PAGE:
Using USBGuard vs. UDev rules for USB device authorization

The main goal of the USBGuard project is to simplify the task of implemening and maintaining a USB device authorization policy (i.e. USB device whitelist or blacklist) on Linux. One can already implement this with a combination of UDev, the Linux Kernel USB authorization feature and some custom shell scripts. If you use this approach and aren’t satisfied with it beacause one of the reasons described later in this document, then you might want to give USBGuard a try on your system. And please share your feedback when you do!

This document is also available as a PDF here.

What are the drawbacks when using UDev rules to implement USB device authorization?

How is USBGuard solving these issues?

There’s no need for custom scripts when using USBGuard because it implements a rule language which covers device matching and actions that need to be performed. However, when there’s still something that should be performed using an external script, the rule language allows to specify an external script to be run.

Maintanence of customs scripts is reduced to the minimum if one still wants to use them. The rule set which defines the authorization policy is contained in one text file and can be modified either directly, or using CLI tools provided by the USBGuard framework. Using the CLI tools, which are based on a public IPC interface to the daemon, one can implement dynamic policies.

USBGuard uses a best effort method for identifying USB devices from one another. The ability to uniquely identify a USB device depends also on the attribute values a device exports and USBGuard always uses all of the available attributes. The list of USB interfaces that a device provides cannot be faked in way that it would pass a properly written USBGuard policy restricting USB interfaces and then interact with the operating system using a forbidden interface. It handles USB device controlled inputs as untrusted, minimizing the risk of incorrectly authorizing a device or being controlled by a rogue USB device in unexpected ways.

For mitigation of successful exploitaition of security bugs in the software, USBGuard uses a seccomp syscall whitelist and reduces it’s process capabilities to a minimum.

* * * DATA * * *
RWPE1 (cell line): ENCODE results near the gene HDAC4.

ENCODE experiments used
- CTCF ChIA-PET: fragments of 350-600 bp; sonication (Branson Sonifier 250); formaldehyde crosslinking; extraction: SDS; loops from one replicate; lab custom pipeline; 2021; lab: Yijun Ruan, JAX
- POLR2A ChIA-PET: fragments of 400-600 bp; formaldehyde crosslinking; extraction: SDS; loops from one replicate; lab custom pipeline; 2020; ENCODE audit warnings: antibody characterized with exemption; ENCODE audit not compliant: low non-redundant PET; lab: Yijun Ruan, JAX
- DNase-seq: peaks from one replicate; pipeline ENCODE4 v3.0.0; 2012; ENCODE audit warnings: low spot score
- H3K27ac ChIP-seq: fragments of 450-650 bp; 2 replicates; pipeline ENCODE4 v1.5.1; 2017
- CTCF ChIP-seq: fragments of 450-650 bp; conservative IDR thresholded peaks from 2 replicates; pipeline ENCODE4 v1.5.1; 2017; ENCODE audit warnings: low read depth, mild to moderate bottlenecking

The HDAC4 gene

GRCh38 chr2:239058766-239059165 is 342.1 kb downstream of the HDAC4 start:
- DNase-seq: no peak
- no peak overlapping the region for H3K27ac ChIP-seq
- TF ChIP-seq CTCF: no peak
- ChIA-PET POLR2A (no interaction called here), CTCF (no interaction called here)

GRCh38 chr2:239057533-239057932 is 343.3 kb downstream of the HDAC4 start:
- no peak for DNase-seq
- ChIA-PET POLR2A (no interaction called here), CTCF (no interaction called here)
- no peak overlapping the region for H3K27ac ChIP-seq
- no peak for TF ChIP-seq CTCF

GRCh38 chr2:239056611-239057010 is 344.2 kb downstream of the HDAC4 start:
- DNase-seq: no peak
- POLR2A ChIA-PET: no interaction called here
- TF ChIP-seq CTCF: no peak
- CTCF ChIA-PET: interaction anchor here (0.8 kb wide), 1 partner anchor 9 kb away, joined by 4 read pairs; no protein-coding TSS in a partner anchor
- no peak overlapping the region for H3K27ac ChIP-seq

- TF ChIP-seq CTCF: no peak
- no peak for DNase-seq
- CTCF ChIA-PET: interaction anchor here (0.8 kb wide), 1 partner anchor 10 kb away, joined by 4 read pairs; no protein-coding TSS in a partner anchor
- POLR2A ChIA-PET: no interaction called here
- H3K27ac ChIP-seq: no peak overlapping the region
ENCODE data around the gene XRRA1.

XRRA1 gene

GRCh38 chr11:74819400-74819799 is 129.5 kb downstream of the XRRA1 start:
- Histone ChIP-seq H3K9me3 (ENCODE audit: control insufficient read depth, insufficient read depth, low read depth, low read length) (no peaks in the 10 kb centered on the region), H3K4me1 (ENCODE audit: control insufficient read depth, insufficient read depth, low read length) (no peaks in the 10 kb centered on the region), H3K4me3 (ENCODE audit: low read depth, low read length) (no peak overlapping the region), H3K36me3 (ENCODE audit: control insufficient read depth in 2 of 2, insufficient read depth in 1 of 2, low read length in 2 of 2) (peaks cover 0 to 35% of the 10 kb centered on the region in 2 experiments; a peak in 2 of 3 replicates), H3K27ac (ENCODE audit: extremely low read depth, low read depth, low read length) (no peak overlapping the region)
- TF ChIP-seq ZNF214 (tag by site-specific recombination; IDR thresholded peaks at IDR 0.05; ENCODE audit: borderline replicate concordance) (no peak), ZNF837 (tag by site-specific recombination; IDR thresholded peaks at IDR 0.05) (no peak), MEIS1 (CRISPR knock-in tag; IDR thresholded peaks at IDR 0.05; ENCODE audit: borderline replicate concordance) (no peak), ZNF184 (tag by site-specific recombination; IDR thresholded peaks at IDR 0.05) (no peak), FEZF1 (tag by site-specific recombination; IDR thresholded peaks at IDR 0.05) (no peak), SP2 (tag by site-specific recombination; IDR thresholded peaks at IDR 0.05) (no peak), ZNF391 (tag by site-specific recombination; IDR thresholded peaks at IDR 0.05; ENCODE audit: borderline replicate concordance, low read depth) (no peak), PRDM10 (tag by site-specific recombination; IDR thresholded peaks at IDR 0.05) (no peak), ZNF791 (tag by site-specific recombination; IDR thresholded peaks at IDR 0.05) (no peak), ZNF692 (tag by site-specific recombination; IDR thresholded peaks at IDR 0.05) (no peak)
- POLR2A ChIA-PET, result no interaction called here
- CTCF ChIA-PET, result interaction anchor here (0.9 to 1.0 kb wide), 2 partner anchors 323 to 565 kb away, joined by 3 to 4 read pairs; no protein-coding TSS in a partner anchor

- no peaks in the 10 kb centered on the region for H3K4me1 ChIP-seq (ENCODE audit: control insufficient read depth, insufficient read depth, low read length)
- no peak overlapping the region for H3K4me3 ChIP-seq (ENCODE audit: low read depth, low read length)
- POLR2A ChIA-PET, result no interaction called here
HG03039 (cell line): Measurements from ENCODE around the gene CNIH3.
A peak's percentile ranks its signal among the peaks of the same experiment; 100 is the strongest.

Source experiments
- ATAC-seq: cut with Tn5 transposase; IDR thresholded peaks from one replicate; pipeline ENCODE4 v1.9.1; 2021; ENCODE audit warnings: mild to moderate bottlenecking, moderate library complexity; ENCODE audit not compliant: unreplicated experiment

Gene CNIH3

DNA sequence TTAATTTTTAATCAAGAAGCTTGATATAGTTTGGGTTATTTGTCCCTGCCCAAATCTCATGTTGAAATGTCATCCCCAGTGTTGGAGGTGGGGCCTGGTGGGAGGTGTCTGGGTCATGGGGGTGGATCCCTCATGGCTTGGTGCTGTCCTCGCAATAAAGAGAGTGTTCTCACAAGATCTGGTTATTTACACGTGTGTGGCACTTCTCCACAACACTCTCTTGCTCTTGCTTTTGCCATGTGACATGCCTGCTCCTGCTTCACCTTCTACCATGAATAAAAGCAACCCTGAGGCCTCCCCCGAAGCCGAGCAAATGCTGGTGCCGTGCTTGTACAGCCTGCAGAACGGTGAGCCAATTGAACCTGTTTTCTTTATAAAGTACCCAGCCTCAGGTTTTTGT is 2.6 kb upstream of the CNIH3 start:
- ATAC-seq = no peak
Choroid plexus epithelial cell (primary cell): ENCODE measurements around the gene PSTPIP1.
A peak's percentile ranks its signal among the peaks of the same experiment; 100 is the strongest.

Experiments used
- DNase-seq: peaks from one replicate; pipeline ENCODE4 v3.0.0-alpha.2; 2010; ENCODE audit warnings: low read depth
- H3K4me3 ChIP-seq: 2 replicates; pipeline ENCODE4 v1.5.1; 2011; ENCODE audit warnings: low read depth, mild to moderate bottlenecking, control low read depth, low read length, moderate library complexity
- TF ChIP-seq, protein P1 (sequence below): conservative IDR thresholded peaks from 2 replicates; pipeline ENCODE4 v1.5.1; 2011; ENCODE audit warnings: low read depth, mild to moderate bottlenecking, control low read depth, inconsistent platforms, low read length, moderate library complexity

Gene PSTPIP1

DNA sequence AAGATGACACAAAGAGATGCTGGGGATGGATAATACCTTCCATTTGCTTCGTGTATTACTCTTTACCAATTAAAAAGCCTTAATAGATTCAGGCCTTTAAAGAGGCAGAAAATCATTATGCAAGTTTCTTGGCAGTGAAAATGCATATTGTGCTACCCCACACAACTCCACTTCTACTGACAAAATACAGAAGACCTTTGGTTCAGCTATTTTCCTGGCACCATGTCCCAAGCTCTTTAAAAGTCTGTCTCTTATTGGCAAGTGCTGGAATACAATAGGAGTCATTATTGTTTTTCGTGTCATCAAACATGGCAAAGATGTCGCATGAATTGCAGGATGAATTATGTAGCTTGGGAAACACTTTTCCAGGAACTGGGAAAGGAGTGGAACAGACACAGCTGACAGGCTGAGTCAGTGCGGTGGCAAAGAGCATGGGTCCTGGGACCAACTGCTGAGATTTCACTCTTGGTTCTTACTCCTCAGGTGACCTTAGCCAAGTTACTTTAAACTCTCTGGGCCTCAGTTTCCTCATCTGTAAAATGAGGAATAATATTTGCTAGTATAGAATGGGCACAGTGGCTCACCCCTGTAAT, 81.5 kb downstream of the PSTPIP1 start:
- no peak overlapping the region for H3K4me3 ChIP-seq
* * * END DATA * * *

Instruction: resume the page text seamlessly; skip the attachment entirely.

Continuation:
It’s possible to write third-party C++ applications that can interact with the daemon by using the USBGuard API provided in a shared library. The USBGuard Qt Applet is based on this library.

Example: Whitelisting a Yubikey device

UDev rules based solution

Example based on

50-usb-deauthorize.rules udev rules file:

ACTION!="add", GOTO="deauthorize_end"
SUBSYSTEM!="usb", GOTO="deauthorize_end"
TEST!="authorized", GOTO="deauthorize_end"

## make hubs deauthorize all devices by default
TEST=="authorized_default", ATTR{authorized_default}="0", GOTO="deauthorize_end"
## whitelist specific devices
ENV{ID_VENDOR}=="Yubico", ENV{ID_MODEL}=="Yubikey_NEO*", ENV{valid}="1"
## authorize matched devices, warn about the rest 
ENV{valid}=="1", ENV{valid}="", ATTR{authorized}="1", GOTO="deauthorize_end"
RUN+="/usr/local/bin/usb-unauthorized $devpath"

The usb-unauthorized shell script can be viewed here:

USBGuard based solution


allow 1050:0010 serial "0001234567" name "Yubico Yubikey II" with-interface "03:01:01"

Note that the above rule also checks that the Yubikey interacts with the system by using only one USB HID (keyboard) interface.

The authorized_default flag state is handled automatically by the USBGuard daemon and it’s configurable in /etc/usbguard/usbguard-daemon.conf.

NOTE: Logging actions or executing of scripts is currently not implemented. However, it’s a feature planned to be completed in the first stable release, usbguard-1.0. Notification to desktop users can be displayed by the usbguard-applet-qt.